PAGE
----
I like that most of the artworks are of an impressive scale. However, some are not interactive at all and have potential in being so, which was quite disappointing. It was overall a good experience, although a tiring one (my legs and stomach died cos town food is expensive!)

Research Critique I

Artwork 1

Image taken from

Daniel Rozin – ‘Wooden Mirror’, 1999
830 square pieces of wood, 830 servo motors, control electronics, video camera, computer, wood frame.
170cm , 203cm, 25cm

The Wooden Mirror is an interactive installation made of 830 wood pieces and motors that moves according to an image captured by the camera which tilts the wood pieces in a certain angle, creating the illusion of depth and therefore the illusion of a ‘reflection’.

“Mechanical mirrors are a platform in which Rozin investigates the borderline and contrasts between digital and analog worlds, virtual and physical experience, or order versus chaos. The first of this series, Rozin’s Wooden Mirror explores the inner workings of image creation and human visual perception.”

Q: Why do you find this artwork or project intriguing?
A: I stumbled upon this artwork on Facebook around last year and was fascinated by how the artist managed to show depth using just wood plates and the shadows they cast, which seems pretty impossible. I find it really interesting as I tried to figure out how technology allows us to make what appears to be impossible, which is to make a mirror out of a non reflective material. I was even more fascinated after thinking through the process of making this installation work the way it does.

Q: What is the situation or interaction created for the viewer?
A: The Wooden Mirror appears counter-intuitive to viewers at first, when a reflection casts on a non-reflective ‘mirror’ is made. Through instilling curiosity within viewers, the viewers would be made to look into the Wooden Mirror and interact with it by moving about and observing how the wooden plates move in relation to their own body movement.

Q: What is the intention of this interaction?
A: Other than the testing and application of a crazy but successful idea, the artwork has allowed people
 to question the potentials of materials, such as using a non reflective surface to create properties of a reflective surface. It also suggests to us the wonders of technology, in how each plate can be intricately programmed to display a certain shade to create a big image as a whole.

Q: What is the role of the viewer?
A: The role of the viewer is perhaps just an observer of the artwork’s effects, despite being actively engaged in the artwork when a viewer happen to walk in front of it. The viewer interacts through the act of just moving around and looking at the artwork. This generates a feedback to the artwork, allowing the artwork to keep changing.

Q: Who has control over the outcome of the artwork or project? Is it the creator / artist or the viewer/audience?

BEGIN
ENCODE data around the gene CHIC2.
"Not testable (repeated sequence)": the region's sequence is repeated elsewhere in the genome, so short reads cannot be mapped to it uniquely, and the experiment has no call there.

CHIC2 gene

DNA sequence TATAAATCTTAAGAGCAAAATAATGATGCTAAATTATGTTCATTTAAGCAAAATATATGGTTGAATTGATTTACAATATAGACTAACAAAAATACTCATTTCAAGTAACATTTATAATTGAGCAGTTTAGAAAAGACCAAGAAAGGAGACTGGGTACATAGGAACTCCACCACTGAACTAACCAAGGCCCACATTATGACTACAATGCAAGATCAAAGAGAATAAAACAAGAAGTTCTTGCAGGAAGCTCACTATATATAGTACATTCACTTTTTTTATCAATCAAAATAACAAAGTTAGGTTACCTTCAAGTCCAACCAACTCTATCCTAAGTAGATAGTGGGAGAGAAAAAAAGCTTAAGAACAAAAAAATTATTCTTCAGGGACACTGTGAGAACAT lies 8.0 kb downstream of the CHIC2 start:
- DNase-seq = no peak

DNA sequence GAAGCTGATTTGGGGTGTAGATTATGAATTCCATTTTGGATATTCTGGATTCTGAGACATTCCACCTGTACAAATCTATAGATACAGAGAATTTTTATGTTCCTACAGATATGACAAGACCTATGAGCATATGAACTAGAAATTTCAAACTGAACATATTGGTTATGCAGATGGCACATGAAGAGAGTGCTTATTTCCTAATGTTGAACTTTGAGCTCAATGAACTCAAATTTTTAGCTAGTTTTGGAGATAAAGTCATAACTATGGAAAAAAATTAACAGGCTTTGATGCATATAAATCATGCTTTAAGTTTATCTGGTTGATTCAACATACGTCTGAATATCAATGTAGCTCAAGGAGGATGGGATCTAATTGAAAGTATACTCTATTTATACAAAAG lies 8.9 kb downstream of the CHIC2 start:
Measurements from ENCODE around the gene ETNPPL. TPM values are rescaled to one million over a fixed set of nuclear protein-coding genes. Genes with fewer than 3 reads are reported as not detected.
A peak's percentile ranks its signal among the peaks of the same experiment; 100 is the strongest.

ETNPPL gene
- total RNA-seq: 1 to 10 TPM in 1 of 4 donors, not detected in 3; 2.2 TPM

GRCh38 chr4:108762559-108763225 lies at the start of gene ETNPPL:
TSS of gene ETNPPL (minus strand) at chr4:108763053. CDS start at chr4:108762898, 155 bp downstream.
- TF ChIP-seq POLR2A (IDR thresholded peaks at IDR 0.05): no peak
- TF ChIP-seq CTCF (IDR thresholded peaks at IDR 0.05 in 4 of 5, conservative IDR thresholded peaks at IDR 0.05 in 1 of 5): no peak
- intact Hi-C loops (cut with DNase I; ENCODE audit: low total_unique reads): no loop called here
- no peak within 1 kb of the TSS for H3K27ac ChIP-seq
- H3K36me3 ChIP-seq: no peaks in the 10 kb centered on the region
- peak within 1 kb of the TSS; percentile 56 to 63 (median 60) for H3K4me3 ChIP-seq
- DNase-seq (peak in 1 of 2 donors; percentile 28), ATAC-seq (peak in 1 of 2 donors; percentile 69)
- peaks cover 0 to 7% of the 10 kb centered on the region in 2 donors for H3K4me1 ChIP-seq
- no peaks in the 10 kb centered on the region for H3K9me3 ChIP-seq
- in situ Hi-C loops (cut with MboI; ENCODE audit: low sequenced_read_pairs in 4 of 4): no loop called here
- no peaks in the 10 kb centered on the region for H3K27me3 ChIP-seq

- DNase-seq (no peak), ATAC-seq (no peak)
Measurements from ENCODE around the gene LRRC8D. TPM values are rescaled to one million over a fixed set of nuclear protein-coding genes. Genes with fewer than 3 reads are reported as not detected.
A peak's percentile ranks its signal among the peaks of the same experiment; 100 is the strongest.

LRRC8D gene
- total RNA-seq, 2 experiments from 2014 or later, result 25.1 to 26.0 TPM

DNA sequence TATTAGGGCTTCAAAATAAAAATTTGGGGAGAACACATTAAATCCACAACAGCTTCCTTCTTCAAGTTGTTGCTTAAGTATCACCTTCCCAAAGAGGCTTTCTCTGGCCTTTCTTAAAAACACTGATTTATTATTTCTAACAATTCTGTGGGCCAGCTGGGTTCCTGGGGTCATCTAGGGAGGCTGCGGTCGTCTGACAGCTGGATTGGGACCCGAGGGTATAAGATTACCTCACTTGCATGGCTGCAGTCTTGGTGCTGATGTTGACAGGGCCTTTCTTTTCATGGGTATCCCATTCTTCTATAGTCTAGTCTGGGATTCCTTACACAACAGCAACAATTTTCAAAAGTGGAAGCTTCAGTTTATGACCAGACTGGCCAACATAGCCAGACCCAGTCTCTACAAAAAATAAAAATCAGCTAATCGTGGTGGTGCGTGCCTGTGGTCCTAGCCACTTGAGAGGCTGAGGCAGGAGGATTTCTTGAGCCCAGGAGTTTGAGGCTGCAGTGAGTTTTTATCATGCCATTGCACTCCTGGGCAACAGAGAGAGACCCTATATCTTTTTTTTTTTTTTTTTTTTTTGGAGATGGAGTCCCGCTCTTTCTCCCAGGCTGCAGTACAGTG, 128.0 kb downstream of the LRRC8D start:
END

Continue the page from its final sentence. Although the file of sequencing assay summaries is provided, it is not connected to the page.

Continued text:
A: The creator has the primary control, ultimately, in terms of how he set the stage to make the wooden plates move in response to viewers (eg. he could have made it hard for viewers to discern their own image). However, the creator decided to make the artwork as it is now, and as such, the audience has more control over the outcome in term of how they directly affect the images portrayed on the Wooden Mirror.


Artwork 2

Image taken from

Institute for Media Innovation (IMI) Nanyang Technological University (NTU) Singapore – ‘Nadine’, 2013

Nadine is a social robot modelled after Professor Nadia Magnenat Thalman. She is considered the ‘most realistic female humanoid social robots in the world’ at that time. She was created to assist people with special needs, and she can read stories, show images, and communicate with her user. She is also able to answer questions in different languages, simulate emotions in her gestures and her expressions, make eye contact with users, and can remember all the conversations she had with people.

Q: Why do you find this artwork or project intriguing?
A: My first encounter with Nadine was during the Human+ exhibition some years ago and was deeply intrigued by it. It was fascinating to me how technology is so advanced for a robot to exhibit (or simulate) social behaviours. 

Q: What is the situation or interaction created for the viewer?
A: The viewers can ask Nadine questions and respond to it, creating a flow of conversation. This back to back conversations creates feedback loop between Nadine and viewers. The viewers can talk about many different things like the weather, ask about Nadine, etc.

Q: What is the intention of this interaction?
A: The main purpose of the interactivity with Nadine is to assist people in different ways. She can be a receptionist, or an assistance to people with special needs. But within the Human+ exhibition, the interaction is perhaps to awe viewers in how smart a robot can be and imagine the future where quality and advancedness of robotics can be useful to humanity. 

Q: What is the role of the viewer?
A: The role is to just ask Nadine questions and talk to Nadine and reply. The viewer is also perhaps made to  think about what to say, and think about pushing the limits of the robot.

Q: Who has control over the outcome of the artwork or project? Is it the creator / artist or the viewer/audience?
A: In this case, I’m quite uncertain as Nadine is programmed to learn. As such I think perhaps both the project (Nadine) and the viewers have control over the outcome of the artwork, which is their conversations, while the creator only have the parameters for the interaction set beforehand (like gestures, things Nadine will talk about, etc).



Q: Come up with 2 thoughtful questions in your essay that will benefit the class with regards to this week’s topic on interactivity.

  1. Interactive art can be something that can respond to our actions. In this case, would you think that an interactive artwork could one day kill someone? Do we need regulations in interactive art in future?


  2. Imagine a future where robots co-exist with us. Would an interaction between a viewer and an advanced robot similar to Nadine be considered as a performance? A normal conversation? Or something else?